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Tower Hamlets teacher hits out at government over ‘consumer’ website for schools

PUBLISHED: 15:18 20 September 2011 | UPDATED: 15:18 20 September 2011

Head teacher at George Green's School, on the Isle of Dogs, Kenny Frederick has hit at the government over its new schools-comparison website.

Head teacher at George Green's School, on the Isle of Dogs, Kenny Frederick has hit at the government over its new schools-comparison website.

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A head teacher in Tower Hamlets has criticised a new government ‘consumer’ education-comparison website saying “choosing a school is not like buying insurance”.

The datatabase launched last week was hailed by Secretary of State for Education, Michael Gove, as ‘Go Compare’ for schools - with a searchable databank holding details, such as exam results, of England’s 22,000 state schools.

But Kenny Frederick, head of George Green’s School on the Isle of Dogs, fears schools in Tower Hamlets could be unfairly judged because statistics in areas such as school funding and the make-up of pupils are “not put in context.”

Ms Frederick said: “Choosing a school is not like buying insurance and so a comparison site like this only tells part of the story. In my view it should be used to ask further questions ­—not to look at raw statistics and make judgements.”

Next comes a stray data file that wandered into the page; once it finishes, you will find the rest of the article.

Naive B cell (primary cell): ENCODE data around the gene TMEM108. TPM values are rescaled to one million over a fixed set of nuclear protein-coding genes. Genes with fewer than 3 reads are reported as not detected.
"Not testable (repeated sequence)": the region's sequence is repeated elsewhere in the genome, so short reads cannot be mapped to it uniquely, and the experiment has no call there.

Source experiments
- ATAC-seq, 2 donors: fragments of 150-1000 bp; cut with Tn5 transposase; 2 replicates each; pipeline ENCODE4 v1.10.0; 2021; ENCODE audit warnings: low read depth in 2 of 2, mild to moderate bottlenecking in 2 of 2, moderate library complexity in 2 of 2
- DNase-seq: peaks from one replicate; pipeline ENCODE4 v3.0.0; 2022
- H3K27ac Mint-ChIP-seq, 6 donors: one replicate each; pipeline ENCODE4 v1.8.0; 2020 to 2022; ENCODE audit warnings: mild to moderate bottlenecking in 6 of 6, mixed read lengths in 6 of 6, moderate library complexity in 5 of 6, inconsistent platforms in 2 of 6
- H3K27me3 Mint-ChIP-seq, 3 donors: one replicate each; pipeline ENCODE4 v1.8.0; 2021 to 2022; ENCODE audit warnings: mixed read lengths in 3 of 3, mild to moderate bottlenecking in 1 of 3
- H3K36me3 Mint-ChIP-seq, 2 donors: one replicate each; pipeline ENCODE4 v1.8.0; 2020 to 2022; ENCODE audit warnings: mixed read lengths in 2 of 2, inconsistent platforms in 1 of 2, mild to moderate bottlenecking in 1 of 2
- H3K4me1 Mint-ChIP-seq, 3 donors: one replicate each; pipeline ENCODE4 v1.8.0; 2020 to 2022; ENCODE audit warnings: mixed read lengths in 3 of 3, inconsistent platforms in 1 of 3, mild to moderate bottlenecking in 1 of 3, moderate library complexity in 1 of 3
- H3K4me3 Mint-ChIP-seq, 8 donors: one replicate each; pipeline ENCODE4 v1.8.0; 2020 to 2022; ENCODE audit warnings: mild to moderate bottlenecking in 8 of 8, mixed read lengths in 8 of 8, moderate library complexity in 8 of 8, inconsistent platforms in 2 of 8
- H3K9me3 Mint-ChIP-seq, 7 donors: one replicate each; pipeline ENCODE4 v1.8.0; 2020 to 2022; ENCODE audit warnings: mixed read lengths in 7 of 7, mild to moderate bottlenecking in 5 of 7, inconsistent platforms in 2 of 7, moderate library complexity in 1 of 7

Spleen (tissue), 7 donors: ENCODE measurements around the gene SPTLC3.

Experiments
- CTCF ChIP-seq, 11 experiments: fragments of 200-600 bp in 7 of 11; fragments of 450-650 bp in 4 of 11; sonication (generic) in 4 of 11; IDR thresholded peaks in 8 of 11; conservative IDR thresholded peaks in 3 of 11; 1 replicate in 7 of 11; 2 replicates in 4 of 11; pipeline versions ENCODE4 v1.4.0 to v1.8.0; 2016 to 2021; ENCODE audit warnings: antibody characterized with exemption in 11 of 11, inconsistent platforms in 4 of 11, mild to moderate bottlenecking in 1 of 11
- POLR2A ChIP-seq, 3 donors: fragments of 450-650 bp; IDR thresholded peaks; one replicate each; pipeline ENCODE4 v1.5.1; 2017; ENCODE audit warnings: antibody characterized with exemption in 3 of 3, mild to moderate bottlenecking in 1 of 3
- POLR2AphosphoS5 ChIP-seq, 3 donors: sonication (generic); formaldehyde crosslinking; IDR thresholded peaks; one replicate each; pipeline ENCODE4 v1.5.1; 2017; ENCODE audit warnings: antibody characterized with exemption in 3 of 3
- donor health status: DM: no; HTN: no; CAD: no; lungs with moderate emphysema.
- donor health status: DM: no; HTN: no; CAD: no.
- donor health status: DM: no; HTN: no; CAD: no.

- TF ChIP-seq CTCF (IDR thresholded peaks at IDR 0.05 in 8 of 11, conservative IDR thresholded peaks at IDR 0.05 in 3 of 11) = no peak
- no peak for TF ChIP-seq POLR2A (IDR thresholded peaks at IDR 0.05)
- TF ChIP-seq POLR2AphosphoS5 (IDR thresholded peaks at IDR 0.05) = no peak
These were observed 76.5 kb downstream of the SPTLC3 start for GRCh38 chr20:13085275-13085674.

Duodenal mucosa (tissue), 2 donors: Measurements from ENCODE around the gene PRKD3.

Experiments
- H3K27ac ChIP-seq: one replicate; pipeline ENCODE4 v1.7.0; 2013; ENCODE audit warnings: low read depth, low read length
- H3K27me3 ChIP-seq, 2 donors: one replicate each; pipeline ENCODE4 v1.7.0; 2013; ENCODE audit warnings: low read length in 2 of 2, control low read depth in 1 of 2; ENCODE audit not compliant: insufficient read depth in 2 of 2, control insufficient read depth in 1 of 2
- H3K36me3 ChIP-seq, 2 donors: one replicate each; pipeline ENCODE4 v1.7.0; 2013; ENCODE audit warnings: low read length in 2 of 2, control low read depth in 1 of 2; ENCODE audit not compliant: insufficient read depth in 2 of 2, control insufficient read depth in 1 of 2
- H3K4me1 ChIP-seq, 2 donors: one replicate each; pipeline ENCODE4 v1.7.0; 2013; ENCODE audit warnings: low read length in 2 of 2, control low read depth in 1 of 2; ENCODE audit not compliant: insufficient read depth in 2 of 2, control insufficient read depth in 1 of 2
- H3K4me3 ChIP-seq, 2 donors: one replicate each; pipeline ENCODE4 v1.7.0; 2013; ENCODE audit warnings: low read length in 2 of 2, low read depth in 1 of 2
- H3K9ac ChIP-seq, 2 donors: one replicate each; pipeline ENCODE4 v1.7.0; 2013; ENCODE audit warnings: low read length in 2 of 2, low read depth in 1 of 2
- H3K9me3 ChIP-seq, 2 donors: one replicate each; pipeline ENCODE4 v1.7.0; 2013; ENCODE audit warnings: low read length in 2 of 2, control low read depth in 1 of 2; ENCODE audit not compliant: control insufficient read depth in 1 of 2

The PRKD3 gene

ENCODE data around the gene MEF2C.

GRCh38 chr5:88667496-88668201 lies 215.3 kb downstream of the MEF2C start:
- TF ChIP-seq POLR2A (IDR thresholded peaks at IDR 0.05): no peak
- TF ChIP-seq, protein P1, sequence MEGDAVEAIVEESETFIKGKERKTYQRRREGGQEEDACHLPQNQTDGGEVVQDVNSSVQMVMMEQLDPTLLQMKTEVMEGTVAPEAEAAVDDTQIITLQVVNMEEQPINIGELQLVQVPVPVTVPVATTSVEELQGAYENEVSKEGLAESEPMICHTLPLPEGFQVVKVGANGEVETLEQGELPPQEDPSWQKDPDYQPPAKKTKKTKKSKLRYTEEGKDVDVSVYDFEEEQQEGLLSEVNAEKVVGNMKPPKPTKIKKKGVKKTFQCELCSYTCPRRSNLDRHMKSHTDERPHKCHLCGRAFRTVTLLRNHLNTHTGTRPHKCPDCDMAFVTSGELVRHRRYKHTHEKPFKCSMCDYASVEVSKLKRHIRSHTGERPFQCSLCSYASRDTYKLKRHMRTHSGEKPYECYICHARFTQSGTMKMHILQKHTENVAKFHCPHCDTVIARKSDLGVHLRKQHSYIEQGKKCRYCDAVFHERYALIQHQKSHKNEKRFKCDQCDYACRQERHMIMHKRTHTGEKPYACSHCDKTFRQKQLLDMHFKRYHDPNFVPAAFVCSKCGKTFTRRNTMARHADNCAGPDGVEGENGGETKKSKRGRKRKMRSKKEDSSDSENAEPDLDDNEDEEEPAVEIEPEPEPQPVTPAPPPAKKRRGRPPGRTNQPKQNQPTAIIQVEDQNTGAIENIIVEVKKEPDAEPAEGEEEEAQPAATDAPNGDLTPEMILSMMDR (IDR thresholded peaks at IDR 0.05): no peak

She said the “most contentious” part shown are the money spent per pupil. “There are huge discrepancies between schools but no explanation is given,” she said.

“I believe inner-city schools such as mine will appear in a negative light because there are those who make negative assumptions about the number of pupils getting free school meals, with English as a second language or special educational needs. This is a shame because inclusive schools who cater for their local communities are very important in bringing communities together in a learning environment.”

But Ms Fredirick said she understood what the government was trying to do and that the website is “reasonably easy” to navigate, but restricts parents to comparing five schools. “This is quite arbitrary ­—what if you wanted to compare all secondary schools in Tower Hamlets,” she said.

Mr Fredererick advises parents choosing a school to look at a range of sources from school websites to Ofsted reports, and the government website. But most importantly, she said, parents need to visit the school themselves and meet with pupils and staff, and speak to other parents.

Education Secretary Michael Gove said: “We live in an age when people expect more information. Our schools should be no different. Parents have been desperate for more information on schools but too little has been available in the past. By publishing all this data we are giving parents the ability to choose the right school for their child. It will drive standards across the board and ensure schools are accountable for their performance.”

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